Some highlights from the past couple months of the world’s greatest magazine.
Lipstick on a Pig: a 2008 Campaign Quiz is the latest in a series of questionnaires Paul Slansky has produced to highlight the absurdity of election quotes. Test how good you are at identifying how low candidates and spokespeople will go. A hint: the real answers are generally the most outrageous.
Rock, Paper, Scissors, by Jill Lepore, explores how the practice of voting has changed in America since its inception. Many things we take for granted, from government-produced ballots to the secrecy of the voting curtain, are actually relatively recent developments.
Right Again, by Adam Gopnik, profiles the almost-saintly foresight and advocacy of John Stuart Mill. A dedicated feminist and champion of human rights, Mill’s positions still sound radical, and persuasive, today.
Finally, Aleksandar Hemon produces another punchy, evocative short story with The Noble Truths of Suffering. This one will especially resonate for writers, as it explores the way experiences are absorbed and then pulverized before being reframed on the printed page. Humor anchors a seemingly tossed-off, but surprisingly moving, story.
From the Miami Herald:
In a first, a military judge ruled on Tuesday that a Guantánamo detainee’s confession was extracted through torture, and excluded it from the trial of a young Afghan detainee at the war court.
Afghan police threatened the family of teenager Mohammed Jawad while he was undergoing interrogation at a Kabul police station, said Army Col. Stephen Henley, the judge, in a three-page ruling.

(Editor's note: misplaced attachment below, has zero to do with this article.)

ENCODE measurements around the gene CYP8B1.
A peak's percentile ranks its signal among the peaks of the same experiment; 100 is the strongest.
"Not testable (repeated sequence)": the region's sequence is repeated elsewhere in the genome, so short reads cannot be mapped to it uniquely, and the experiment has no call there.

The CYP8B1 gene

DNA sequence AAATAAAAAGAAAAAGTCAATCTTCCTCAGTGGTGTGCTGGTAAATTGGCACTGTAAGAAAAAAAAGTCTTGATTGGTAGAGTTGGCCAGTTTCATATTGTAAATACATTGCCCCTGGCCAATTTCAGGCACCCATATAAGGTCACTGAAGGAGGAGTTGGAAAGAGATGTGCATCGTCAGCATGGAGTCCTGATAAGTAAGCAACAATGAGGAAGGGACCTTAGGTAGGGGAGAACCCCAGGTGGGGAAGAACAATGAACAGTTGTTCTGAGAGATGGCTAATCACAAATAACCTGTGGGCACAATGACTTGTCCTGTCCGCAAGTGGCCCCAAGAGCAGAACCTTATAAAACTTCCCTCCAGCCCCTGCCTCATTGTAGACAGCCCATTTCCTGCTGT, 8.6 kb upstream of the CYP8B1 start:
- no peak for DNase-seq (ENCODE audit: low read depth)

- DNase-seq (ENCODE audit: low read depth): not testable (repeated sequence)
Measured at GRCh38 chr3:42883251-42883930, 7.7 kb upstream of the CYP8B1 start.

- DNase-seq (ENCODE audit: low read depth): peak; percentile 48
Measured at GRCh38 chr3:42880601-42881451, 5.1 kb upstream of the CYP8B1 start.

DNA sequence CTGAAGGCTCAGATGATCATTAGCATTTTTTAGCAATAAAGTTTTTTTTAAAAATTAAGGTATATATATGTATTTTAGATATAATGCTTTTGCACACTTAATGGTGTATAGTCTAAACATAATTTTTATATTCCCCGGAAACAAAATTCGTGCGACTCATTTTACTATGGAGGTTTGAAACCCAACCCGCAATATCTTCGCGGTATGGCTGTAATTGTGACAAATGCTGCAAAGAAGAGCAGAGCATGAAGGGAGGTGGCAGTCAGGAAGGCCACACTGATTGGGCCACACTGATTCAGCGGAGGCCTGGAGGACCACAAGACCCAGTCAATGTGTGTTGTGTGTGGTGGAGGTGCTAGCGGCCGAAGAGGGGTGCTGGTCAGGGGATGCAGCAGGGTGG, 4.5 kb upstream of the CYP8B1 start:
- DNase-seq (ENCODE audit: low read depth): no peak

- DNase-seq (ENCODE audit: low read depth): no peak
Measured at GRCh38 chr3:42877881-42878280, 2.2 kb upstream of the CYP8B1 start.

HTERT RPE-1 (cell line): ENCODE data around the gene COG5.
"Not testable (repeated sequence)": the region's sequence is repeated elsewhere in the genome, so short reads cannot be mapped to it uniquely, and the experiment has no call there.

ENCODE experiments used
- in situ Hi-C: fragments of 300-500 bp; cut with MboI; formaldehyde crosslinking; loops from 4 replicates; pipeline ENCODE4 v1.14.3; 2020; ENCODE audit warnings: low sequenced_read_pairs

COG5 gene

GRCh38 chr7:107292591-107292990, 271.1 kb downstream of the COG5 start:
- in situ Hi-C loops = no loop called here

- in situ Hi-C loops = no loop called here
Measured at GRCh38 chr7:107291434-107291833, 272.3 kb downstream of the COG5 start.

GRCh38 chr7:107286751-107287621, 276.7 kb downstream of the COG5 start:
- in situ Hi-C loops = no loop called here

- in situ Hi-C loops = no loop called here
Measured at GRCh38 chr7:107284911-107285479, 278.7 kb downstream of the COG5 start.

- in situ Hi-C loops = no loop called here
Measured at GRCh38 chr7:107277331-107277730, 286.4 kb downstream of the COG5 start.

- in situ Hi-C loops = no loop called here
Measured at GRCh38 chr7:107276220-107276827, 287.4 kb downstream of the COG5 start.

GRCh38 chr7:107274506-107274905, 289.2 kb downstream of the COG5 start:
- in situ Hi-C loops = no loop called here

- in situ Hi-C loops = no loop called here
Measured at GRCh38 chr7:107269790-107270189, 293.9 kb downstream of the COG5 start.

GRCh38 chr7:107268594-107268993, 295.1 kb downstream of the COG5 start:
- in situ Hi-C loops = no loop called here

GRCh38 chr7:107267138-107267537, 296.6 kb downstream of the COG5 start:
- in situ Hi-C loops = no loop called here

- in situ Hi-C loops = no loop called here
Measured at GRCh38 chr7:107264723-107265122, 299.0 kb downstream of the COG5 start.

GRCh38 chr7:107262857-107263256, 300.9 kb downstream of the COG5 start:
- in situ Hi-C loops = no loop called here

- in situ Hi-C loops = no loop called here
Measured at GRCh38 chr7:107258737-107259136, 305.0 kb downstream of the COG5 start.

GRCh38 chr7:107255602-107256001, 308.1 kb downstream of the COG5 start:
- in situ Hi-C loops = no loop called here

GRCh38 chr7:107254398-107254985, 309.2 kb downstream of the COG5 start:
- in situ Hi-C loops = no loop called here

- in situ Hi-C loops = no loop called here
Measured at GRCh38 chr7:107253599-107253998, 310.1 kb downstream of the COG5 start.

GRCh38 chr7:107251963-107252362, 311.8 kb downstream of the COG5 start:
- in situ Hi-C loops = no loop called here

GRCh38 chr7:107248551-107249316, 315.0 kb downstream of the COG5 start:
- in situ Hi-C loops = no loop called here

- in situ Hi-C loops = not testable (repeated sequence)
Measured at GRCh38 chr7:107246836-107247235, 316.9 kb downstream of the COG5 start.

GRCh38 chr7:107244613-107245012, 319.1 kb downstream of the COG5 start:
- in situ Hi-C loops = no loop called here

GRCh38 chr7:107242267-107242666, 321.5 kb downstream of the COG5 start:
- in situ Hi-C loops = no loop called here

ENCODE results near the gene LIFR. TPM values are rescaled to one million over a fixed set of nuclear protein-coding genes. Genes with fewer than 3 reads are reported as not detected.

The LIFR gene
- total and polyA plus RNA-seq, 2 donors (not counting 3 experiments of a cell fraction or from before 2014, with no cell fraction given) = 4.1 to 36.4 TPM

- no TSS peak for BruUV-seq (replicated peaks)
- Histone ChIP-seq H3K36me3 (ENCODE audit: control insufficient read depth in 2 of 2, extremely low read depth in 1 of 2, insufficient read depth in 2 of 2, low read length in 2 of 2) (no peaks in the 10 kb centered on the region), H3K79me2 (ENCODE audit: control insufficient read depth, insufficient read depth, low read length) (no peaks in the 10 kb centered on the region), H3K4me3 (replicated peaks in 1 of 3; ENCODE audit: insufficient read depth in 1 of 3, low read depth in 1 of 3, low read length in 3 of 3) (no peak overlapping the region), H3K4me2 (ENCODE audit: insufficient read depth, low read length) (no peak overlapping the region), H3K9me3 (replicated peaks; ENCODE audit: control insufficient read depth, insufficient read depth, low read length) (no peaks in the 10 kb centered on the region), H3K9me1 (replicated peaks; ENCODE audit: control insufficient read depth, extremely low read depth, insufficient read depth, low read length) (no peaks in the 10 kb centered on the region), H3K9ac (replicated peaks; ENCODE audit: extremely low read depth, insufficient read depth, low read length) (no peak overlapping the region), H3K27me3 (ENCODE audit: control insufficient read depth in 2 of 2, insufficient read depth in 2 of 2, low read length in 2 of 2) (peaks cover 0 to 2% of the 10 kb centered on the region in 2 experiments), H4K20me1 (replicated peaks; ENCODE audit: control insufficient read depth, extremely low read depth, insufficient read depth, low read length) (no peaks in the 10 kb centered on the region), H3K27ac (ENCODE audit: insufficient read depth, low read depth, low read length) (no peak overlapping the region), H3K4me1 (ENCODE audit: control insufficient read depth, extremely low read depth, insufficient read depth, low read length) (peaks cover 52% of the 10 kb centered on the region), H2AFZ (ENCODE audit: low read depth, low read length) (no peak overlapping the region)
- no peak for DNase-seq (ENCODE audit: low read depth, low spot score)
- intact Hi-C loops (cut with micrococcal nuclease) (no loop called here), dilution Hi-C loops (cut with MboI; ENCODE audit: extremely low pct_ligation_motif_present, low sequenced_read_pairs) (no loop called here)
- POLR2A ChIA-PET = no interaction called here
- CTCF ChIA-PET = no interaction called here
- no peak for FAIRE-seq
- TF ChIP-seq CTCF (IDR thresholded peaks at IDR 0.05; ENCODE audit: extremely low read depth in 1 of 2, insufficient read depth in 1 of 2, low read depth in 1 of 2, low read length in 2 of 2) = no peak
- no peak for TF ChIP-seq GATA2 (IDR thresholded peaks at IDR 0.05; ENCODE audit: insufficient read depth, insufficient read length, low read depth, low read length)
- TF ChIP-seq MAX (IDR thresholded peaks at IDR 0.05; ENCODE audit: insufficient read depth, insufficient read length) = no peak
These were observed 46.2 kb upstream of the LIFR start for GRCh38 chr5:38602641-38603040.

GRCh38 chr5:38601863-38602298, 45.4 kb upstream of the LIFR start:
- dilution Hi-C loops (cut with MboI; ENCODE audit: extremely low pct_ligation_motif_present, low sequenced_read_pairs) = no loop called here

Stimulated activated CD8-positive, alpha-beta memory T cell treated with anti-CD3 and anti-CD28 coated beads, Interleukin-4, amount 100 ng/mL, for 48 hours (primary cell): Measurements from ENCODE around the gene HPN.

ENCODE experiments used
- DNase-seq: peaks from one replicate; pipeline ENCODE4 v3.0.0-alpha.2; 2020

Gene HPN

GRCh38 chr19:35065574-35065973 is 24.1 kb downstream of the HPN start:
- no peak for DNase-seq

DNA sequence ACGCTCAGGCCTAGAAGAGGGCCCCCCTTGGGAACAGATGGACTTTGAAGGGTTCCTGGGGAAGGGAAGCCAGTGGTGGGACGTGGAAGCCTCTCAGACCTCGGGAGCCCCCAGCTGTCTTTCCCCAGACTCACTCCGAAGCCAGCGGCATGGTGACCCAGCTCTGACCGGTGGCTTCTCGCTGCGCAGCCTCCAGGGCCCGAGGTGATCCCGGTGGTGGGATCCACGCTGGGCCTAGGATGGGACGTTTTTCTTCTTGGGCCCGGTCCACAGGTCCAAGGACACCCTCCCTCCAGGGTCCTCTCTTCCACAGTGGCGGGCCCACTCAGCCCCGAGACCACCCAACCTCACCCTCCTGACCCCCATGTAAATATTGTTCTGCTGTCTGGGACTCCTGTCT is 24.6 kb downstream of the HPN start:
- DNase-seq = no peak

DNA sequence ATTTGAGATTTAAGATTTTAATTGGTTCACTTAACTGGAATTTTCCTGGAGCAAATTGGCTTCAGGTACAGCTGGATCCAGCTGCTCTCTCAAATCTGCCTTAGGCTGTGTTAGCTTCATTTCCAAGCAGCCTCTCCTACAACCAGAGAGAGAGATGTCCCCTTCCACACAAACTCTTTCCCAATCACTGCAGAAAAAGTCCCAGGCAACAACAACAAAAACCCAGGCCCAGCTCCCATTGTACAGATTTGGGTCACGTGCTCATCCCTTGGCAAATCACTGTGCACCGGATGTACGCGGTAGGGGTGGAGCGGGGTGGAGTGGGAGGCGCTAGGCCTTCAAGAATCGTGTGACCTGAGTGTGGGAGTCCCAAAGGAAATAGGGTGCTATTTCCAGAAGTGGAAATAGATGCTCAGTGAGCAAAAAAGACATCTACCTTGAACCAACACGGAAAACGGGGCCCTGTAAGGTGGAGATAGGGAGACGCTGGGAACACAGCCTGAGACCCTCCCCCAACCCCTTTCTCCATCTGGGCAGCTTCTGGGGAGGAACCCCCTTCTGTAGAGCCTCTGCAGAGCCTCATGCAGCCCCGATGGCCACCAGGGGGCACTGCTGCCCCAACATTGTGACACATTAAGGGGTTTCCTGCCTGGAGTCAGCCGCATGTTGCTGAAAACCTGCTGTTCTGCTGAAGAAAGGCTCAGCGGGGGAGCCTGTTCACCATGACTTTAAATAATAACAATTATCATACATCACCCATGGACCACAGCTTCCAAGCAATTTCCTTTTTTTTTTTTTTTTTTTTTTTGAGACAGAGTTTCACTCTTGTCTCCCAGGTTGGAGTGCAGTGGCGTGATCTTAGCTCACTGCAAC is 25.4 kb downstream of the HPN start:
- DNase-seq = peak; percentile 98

Jawad, now facing trial by military commission, is accused of throwing a grenade inside an Afghan bazaar in December 2002, which wounded two U.S. soldiers and their Afghan interpreter. None were killed.
Henley found in the ruling that there was reason to believe Jawad was under the influence of drugs at the time of his capture and forced confession.
He also accepted the accused’s account of how he was threatened, while armed senior Afghan officials allied with U.S. forces watched his interrogation.
”You will be killed if you do not confess to the grenade attack,” the detainee quoted an interrogator as saying. “We will arrest your family and kill them if you do not confess.'”
Counterproductive and damned.
With one week left before Election Day, the Presidential campaign continues to be contentious. Senator Obama is ahead in the polls—fingers crossed!—but John McCain and his supporters are ramping up their attacks, tossing out accusations of un-Americanism, Marxism, and similar outdated nonsense.
While these attacks target Senator Obama, they also demean everyone who supports him, implying that a Democratic vote is equivalent to treason or terrorism.
That obviously isn’t the case. And the best response to these tired attacks is an overwhelming Obama victory on November 4.
How can you bring this about?
1. Vote. Encourage your friends and family to do likewise.
2. If you can, make a contribution to the Obama campaign. Each donation, now matter how small, helps to promote a message of competence and change.
The next Presidency will be a momentous one. It’s essential that the right person—Barack Obama—is in place to lead our country on a better, more hopeful, path to prosperity. You can help to make this happen.
Want to know the craziest stories that far-right true believers are spreading about Obama? Jon Swift breaks it down in his recap of “Great Moments in Election-Year Blogging,” covering the gamut from “There is a tape of Michelle Obama with Louis Farrakhan talking about ‘whitey’” to “Obama had cocaine-fueled gay sex in the back of a limousine with a not-very-attractive disabled man with a criminal background.”
It’s pretty funny.